(A condensed version of this post appeared as my MINT column today)
The acknowledgement starts with the email from friend Hemant Takalkar on a Saturday morning. That email took me to the CafeHayek link, to Clive Crook’s blog at The Atlantic, to Marginal Revolution’s blog post, to Paul Krugman and Robin Wells’ critique of Raghuram Rajan’s ‘Faultlines’ and to Raghuram Rajan’s response to their critique here.
Now, I have not read the book, ‘Fautlines’ yet, though I have a copy of it. After a point, I felt saturated reading and discussing the financial crisis of 2008. Wanted to avoid indigestion and hence kept the book in reserve for reading, by the bedside. But, I keep reading Raghuram Rajan’s articles and have blogged on them almost always.
On balance, I tend to side with Raghuram Rajan (RR) in this exchange with Krugman and Wells (KW). In their critique, KW had politicized the matter by stating that RR has been critical of democrats. Economists can find common ground or at least zero in precisely on where they differ only if they stick to facts, interpretations rather than on motivations. It should be possible to verify whether Freddie Mac and Fannie Mae contributed to the sub-prime bubble. There is no need to argue on facts.
Global factors can co-exist with local causes
KW are on a strong wicket when they point to the global nature of the bubble. Hence, there is some merit in seeking to find a common ground for the global bubble rather than on the US causation alone. But, bubbles could have both common and idiosyncratic grounds. Idiosyncratic reasons might have aggravated the global causes. Further, in their absence, they could have muted the global causes. Hence, focusing on the global cause does not preclude and cannot preclude finding local causes.
It is somewhat disappointing to note that KW find the only global cause to be the global savings glut. That is too easy and absolves several others of responsibilities for the crisis.
Yes, one can always trace the 2008 crisis to the decision of China to devalue the renminbi by 45% on December 27, 1993. From there, (among other things) flowed Asian trade and current account deficits, the Asian crisis, the exchange rate devaluation, the Reserve Accumulation, the investment of those reserves in US Treasuries and Agency debt by foreign central banks, the impact of that on US interest rates (it caused them to drop), the US lending boom and borrowing binge, and bingo the crisis.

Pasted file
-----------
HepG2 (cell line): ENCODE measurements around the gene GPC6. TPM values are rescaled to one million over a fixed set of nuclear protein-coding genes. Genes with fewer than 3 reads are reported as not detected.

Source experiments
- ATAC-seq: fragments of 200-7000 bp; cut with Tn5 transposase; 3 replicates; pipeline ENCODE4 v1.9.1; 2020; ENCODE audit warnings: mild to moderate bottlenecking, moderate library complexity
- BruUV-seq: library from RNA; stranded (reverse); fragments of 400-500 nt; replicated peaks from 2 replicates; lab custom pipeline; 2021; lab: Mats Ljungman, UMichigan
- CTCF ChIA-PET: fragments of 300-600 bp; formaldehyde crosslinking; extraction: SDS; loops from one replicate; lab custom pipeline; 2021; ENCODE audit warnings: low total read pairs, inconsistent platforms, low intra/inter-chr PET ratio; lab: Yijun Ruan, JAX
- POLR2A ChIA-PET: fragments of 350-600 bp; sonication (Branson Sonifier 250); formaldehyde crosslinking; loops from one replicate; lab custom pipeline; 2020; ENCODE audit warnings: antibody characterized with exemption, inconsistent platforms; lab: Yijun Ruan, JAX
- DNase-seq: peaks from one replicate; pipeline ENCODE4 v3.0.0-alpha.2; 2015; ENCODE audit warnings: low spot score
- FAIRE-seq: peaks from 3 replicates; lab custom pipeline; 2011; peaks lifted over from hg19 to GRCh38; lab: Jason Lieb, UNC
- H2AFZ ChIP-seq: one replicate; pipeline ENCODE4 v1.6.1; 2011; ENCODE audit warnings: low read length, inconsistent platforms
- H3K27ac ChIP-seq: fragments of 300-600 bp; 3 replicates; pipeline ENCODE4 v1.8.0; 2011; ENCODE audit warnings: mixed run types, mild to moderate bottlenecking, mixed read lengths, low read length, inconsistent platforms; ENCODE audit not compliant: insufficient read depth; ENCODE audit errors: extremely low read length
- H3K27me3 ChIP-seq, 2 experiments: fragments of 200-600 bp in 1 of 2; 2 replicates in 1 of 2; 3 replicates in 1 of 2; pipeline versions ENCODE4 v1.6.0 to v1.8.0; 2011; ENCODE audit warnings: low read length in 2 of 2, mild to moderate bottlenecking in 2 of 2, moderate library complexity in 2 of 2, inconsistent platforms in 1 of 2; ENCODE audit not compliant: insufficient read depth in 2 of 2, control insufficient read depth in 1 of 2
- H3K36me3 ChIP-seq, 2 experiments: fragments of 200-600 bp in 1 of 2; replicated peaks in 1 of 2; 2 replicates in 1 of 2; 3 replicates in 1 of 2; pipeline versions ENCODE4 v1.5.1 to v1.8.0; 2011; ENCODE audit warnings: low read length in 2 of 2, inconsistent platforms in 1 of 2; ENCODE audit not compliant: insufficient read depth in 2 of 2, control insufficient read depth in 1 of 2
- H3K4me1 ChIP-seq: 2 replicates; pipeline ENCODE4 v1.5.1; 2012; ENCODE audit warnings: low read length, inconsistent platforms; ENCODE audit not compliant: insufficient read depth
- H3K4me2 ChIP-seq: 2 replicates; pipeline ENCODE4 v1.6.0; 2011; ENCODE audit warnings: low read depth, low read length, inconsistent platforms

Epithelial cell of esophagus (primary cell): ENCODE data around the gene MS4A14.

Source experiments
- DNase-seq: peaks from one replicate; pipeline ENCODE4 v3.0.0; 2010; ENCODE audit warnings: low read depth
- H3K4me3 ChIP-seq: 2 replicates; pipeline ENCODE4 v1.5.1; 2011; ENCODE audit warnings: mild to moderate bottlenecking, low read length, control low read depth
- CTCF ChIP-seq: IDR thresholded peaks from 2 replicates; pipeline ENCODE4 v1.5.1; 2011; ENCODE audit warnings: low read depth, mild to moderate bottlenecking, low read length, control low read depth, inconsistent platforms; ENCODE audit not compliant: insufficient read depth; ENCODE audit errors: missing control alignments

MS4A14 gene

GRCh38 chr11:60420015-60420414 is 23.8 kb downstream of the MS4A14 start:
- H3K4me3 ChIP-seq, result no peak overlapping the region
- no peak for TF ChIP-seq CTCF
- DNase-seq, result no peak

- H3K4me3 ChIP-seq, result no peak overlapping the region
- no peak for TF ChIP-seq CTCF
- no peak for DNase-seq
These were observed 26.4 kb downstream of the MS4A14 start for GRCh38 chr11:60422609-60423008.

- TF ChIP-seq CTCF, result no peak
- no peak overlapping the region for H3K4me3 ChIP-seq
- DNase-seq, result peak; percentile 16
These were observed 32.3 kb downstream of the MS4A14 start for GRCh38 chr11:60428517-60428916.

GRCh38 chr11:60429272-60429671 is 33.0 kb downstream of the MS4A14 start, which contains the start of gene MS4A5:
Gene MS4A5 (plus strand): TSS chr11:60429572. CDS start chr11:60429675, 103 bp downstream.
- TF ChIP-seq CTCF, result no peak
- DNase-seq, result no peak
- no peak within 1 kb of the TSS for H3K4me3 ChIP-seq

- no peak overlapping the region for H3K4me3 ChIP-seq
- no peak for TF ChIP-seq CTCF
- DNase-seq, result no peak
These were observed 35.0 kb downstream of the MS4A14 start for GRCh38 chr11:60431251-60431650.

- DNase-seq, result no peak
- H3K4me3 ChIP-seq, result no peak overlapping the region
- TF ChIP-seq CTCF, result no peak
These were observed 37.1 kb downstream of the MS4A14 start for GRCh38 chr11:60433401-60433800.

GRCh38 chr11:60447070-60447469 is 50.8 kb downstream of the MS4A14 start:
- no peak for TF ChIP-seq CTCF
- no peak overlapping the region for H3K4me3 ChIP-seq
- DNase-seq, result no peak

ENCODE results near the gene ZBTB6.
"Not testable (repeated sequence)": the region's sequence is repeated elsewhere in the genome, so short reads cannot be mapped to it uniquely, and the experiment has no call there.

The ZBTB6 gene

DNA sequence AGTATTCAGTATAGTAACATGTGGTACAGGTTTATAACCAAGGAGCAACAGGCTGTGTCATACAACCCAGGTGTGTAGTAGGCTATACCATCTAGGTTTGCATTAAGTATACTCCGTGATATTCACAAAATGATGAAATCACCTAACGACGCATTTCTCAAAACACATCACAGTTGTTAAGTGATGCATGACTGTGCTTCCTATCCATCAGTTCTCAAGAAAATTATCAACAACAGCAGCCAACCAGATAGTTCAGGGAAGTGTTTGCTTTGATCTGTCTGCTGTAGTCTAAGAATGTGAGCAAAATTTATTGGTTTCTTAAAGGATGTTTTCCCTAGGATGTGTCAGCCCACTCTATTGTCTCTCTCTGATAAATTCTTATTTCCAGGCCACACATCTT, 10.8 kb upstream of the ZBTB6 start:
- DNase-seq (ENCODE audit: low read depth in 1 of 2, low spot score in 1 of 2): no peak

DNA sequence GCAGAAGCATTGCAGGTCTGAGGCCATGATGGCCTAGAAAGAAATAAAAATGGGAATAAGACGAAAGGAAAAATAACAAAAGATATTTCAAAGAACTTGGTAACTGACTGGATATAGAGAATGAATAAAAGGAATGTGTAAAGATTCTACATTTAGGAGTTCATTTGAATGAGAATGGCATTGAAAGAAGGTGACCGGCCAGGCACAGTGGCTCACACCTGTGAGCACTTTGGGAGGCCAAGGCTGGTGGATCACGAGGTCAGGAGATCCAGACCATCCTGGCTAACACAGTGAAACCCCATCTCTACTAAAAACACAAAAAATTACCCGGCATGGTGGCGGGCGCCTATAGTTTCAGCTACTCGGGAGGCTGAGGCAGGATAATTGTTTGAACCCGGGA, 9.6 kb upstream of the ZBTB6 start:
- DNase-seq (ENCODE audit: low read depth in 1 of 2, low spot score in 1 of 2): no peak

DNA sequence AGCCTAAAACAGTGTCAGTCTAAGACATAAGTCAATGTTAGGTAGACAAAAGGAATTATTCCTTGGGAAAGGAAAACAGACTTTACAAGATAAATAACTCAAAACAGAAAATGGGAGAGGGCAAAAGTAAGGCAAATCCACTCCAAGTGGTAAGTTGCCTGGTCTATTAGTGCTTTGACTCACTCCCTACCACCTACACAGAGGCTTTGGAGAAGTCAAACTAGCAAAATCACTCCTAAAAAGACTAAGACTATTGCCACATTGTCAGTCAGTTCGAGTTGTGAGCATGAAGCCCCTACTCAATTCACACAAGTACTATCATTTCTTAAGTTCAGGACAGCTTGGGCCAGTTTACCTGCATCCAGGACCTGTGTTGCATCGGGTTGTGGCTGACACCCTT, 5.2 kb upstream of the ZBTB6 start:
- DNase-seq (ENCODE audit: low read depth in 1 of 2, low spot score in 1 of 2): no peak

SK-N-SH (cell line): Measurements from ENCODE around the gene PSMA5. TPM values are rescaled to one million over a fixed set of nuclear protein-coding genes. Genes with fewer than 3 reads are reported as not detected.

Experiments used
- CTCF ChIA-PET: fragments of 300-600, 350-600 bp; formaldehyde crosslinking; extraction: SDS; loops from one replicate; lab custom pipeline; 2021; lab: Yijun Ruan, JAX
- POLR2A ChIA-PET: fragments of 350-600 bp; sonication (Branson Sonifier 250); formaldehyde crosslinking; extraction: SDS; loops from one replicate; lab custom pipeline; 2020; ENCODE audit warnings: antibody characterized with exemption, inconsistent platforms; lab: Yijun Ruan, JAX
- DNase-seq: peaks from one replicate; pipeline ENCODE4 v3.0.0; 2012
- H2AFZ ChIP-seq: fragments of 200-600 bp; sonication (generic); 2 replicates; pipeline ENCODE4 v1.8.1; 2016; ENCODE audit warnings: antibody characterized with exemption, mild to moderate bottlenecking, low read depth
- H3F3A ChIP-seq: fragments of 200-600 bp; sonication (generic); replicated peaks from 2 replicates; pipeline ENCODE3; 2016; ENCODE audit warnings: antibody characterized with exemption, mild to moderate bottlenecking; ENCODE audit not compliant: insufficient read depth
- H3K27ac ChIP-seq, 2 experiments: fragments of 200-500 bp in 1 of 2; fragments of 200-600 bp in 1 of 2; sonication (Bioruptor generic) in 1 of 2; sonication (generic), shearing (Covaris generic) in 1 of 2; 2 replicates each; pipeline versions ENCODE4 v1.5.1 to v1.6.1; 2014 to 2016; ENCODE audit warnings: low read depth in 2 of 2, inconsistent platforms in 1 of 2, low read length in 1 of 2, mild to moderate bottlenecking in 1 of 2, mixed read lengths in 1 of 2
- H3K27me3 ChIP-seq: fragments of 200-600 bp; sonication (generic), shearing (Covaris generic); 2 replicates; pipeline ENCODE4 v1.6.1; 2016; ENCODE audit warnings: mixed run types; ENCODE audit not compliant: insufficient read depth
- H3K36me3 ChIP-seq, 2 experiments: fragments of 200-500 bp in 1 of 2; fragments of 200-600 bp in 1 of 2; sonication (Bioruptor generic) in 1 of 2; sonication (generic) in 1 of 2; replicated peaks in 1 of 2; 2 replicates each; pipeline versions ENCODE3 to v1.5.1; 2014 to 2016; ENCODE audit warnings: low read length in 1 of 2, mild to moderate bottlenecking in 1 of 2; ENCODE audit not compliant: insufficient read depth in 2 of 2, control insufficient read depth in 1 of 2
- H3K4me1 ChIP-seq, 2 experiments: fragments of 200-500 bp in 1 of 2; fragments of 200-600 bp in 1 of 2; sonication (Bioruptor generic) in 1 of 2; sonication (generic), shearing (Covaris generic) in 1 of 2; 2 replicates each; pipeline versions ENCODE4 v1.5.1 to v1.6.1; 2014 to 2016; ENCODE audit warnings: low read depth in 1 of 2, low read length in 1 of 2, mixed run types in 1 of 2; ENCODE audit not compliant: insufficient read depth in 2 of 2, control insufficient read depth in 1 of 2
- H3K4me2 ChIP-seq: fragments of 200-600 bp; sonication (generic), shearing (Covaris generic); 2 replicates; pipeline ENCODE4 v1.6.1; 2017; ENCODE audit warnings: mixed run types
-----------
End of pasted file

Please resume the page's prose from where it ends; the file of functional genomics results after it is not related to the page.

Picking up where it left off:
In fact, this line of reasoning can be immediately faulted. It does not explain the housing boom and bust in some European countries and elsewhere. Global savings glut seems to have played a role only in the US!
Very significant domestic factors at work in the US
To come back to the culpability of several others – was it correct on the part of President Bush to have urged Americans to go and shop in the wake of 9/11? Was it correct on the part of Chairman Greenspan to have sided with Republican tax-cuts, relying on unreliable estimates of future fiscal surpluses? Was it correct on the part of Summers and Rubin to have blocked regulation of derivatives trading and to have brushed aside Ms. Brooksley Born? Was it correct on the part of Greenspan and Bernanke’s Federal Reserve to have kept rates so low for so long and to flag their increases well in advance, for two years? What did it do risk attitudes on Wall Street and elsewhere?
To acquit the Federal Reserve is astounding
The free pass that KW give to the monetary policy behaviour of the US then and now is a hard one to swallow. RR is correct that the European Central Bank was only marginally different from the Federal Reserve in policy easing. I have shown a slide in numerous speeches in the last several years that showed how real short rates were well below long-term average for the US, Europe, Switzerland and Japan (not to mention UK, Australia, etc.) in 2001-04.
Now, the question to ask is why did all of them engage in exceptional policy loosening? Clearly, the chief reason is that they were reacting to the Federal Reserve stance. Had they not done so, their currencies would have appreciated even more than they did, vs. the US dollar. The Federal Reserve thus not only engineered a very loose monetary policy for the US but also for the world, given the role of the US dollar as the global reserve currency.
The world was and still is on a de facto dollar standard. That is what enables America to export its bubbles to others (Japan in the 1990s is an obvious example). Failure to recognize and admit that is a significant and deliberate omission.
Further, in calling for loose fiscal policy focused on job creation for a short-term fix might be acceptable if there is also a willingness to accept the need for long-term solution such as increase in savings and investment. That is not there. Certainly, negative real rates do not encourage de-leveraging and saving. If the American public is still trying to save and pay down their debt, then it shows their wisdom but it does no credit to US policymakers who only pay lip service (Mr. Geithner’s latest testimony to the US Congress on China’s currency policy is an example of such lip-service) to encouraging savings. Cash for clunkers was certainly not an inducement to save.
One only has to look at the global bubbles building up in 2010 to understand the evils of the current interest rate regime in the West and exchange rate regimes in the East. It is amazing that we are writing about acknowledging, accepting and understanding the consequences of ultra-loose monetary policy, barely two years after the crisis of 2008 caused by such policies practiced from 2003-07.
To blame one without acknowledging the other as both the East and the West are doing might be fair game in geo or local politics but is not recommended practice for academics.